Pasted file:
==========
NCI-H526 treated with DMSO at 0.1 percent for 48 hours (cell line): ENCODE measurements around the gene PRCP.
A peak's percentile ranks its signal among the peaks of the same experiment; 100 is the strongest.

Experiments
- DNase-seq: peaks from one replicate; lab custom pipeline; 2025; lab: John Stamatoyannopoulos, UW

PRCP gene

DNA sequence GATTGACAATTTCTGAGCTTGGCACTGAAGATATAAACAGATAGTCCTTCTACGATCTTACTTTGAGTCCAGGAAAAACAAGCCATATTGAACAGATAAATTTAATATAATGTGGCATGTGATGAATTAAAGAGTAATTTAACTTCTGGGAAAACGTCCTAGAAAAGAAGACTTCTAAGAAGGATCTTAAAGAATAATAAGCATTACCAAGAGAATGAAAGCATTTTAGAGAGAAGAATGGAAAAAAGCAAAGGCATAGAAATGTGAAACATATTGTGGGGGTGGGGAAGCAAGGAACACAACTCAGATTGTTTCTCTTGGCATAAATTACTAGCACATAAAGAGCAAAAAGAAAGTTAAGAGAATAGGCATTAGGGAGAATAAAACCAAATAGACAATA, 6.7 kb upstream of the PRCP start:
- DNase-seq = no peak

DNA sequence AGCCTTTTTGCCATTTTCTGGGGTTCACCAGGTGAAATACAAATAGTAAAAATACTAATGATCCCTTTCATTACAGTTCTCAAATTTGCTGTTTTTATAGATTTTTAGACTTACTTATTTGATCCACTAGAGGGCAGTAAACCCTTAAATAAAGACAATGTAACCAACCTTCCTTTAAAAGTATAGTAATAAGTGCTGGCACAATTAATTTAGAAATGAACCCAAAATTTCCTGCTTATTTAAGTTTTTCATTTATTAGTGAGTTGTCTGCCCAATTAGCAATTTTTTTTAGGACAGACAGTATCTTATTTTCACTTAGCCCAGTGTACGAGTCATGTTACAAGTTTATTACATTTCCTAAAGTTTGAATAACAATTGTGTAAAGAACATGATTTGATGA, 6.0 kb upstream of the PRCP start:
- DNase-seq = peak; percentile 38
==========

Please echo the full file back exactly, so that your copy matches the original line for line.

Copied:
NCI-H526 treated with DMSO at 0.1 percent for 48 hours (cell line): ENCODE measurements around the gene PRCP.
A peak's percentile ranks its signal among the peaks of the same experiment; 100 is the strongest.

Experiments
- DNase-seq: peaks from one replicate; lab custom pipeline; 2025; lab: John Stamatoyannopoulos, UW

PRCP gene

DNA sequence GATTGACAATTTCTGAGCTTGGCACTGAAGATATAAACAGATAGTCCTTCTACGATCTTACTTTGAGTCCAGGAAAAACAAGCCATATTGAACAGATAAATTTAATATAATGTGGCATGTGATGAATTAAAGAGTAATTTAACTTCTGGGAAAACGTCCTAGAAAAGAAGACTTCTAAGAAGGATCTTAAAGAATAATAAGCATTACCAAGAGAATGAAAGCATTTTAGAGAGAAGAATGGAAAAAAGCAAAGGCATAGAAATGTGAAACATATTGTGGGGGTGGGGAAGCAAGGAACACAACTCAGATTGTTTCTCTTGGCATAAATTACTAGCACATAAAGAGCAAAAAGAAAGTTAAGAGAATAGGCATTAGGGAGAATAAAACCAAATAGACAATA, 6.7 kb upstream of the PRCP start:
- DNase-seq = no peak

DNA sequence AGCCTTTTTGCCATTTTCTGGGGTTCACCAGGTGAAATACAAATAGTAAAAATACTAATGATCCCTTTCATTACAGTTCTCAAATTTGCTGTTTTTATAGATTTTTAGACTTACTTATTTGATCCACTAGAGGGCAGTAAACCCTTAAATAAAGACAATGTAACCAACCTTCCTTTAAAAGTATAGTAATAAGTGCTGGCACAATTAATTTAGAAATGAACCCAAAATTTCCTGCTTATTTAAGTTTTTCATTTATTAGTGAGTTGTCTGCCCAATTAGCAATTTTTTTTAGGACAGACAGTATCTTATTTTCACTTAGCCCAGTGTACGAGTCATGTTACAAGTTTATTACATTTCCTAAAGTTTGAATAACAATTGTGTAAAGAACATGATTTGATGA, 6.0 kb upstream of the PRCP start:
- DNase-seq = peak; percentile 38